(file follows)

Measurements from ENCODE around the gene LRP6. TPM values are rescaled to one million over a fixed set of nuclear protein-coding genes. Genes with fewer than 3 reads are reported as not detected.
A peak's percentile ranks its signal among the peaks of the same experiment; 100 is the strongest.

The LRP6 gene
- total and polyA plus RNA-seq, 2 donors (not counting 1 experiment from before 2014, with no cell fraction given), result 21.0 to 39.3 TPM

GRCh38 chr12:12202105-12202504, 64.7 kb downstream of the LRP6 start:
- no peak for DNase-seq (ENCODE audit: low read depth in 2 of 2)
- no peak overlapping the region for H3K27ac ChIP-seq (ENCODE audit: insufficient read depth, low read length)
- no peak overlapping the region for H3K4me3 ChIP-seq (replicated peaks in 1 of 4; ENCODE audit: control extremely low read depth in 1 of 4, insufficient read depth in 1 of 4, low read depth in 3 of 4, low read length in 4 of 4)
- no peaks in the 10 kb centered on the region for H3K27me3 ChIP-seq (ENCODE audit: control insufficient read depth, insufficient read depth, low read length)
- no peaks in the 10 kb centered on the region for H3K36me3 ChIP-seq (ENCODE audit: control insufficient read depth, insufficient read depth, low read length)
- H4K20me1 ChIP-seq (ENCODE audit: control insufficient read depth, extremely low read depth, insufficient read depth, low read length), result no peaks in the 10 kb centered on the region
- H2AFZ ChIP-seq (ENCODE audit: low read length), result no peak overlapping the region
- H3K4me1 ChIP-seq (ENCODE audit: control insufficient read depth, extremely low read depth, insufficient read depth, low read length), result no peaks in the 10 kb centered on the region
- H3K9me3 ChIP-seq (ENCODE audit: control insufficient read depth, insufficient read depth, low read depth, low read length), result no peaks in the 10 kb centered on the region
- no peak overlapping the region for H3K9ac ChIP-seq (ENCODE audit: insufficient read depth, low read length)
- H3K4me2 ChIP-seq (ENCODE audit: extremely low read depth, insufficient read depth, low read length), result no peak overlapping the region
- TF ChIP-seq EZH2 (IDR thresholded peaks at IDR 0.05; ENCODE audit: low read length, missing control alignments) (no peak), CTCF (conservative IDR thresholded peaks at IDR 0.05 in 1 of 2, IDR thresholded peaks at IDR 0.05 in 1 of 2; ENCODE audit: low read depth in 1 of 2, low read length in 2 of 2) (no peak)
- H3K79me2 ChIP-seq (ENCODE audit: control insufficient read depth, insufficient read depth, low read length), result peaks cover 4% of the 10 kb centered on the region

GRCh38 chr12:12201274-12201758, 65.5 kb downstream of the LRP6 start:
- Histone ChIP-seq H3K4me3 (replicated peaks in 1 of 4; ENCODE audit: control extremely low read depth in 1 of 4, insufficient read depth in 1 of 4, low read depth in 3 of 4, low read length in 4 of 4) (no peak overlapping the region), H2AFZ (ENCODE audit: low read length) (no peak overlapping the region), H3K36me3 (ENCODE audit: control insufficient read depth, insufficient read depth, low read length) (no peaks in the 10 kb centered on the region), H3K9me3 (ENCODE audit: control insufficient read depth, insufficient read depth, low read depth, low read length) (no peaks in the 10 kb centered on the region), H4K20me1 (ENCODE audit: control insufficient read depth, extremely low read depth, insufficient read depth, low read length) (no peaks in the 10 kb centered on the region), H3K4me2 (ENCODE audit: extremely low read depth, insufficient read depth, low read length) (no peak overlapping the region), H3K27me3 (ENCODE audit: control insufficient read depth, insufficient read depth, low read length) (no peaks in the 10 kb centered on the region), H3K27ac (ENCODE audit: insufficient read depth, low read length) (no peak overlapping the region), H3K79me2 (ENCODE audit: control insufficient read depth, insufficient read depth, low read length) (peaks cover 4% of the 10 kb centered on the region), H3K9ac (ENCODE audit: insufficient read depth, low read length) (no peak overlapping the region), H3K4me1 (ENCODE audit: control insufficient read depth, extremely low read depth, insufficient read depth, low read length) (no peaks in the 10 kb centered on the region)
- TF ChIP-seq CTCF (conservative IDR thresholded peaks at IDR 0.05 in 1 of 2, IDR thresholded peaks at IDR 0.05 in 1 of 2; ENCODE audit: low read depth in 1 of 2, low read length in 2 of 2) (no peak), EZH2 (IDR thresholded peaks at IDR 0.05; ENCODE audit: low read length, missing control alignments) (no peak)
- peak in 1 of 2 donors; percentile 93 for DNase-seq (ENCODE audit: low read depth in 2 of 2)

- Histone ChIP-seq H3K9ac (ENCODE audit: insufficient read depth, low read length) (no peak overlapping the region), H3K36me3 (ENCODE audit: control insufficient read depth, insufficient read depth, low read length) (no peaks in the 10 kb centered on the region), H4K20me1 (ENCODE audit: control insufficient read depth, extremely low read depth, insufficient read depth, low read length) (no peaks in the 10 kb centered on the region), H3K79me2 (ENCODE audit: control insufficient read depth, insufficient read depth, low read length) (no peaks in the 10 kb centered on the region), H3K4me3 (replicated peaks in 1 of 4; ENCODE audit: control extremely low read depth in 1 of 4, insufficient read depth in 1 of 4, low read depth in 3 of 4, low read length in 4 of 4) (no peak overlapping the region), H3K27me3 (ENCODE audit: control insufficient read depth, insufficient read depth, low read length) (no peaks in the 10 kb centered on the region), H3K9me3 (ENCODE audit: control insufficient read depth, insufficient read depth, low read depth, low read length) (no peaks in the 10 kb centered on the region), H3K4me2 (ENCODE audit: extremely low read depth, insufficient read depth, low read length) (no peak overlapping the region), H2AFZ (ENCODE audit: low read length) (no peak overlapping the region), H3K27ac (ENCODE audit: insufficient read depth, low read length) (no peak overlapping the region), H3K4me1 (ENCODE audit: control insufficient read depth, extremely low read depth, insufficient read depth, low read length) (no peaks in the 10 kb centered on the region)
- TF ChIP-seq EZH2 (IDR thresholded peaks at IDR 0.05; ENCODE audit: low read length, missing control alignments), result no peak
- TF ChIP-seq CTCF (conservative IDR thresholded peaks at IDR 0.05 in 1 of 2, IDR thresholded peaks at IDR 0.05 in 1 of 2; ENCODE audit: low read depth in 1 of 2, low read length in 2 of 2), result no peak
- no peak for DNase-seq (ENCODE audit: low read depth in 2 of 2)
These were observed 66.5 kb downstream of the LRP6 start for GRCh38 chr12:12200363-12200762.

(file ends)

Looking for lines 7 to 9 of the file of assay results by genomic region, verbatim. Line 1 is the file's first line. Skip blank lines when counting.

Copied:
- no peak overlapping the region for H3K27ac ChIP-seq (ENCODE audit: insufficient read depth, low read length)
- no peak overlapping the region for H3K4me3 ChIP-seq (replicated peaks in 1 of 4; ENCODE audit: control extremely low read depth in 1 of 4, insufficient read depth in 1 of 4, low read depth in 3 of 4, low read length in 4 of 4)
- no peaks in the 10 kb centered on the region for H3K27me3 ChIP-seq (ENCODE audit: control insufficient read depth, insufficient read depth, low read length)